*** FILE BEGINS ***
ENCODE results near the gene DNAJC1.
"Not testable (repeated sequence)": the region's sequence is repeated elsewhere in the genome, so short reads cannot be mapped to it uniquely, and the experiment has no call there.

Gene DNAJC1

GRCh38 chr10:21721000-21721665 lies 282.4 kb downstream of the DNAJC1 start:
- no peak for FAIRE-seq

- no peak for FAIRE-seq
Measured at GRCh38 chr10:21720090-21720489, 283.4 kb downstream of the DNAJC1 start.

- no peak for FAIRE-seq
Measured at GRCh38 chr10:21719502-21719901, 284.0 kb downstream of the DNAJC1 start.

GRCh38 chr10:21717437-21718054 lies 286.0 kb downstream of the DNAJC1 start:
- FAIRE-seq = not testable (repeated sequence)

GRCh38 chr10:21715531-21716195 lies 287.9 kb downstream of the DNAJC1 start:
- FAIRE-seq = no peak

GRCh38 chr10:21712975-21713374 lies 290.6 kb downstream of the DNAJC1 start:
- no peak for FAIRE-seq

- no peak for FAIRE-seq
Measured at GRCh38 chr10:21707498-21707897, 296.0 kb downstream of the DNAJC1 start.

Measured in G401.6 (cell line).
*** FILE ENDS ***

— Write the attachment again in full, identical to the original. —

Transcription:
ENCODE results near the gene DNAJC1.
"Not testable (repeated sequence)": the region's sequence is repeated elsewhere in the genome, so short reads cannot be mapped to it uniquely, and the experiment has no call there.

Gene DNAJC1

GRCh38 chr10:21721000-21721665 lies 282.4 kb downstream of the DNAJC1 start:
- no peak for FAIRE-seq

- no peak for FAIRE-seq
Measured at GRCh38 chr10:21720090-21720489, 283.4 kb downstream of the DNAJC1 start.

- no peak for FAIRE-seq
Measured at GRCh38 chr10:21719502-21719901, 284.0 kb downstream of the DNAJC1 start.

GRCh38 chr10:21717437-21718054 lies 286.0 kb downstream of the DNAJC1 start:
- FAIRE-seq = not testable (repeated sequence)

GRCh38 chr10:21715531-21716195 lies 287.9 kb downstream of the DNAJC1 start:
- FAIRE-seq = no peak

GRCh38 chr10:21712975-21713374 lies 290.6 kb downstream of the DNAJC1 start:
- no peak for FAIRE-seq

- no peak for FAIRE-seq
Measured at GRCh38 chr10:21707498-21707897, 296.0 kb downstream of the DNAJC1 start.

Measured in G401.6 (cell line).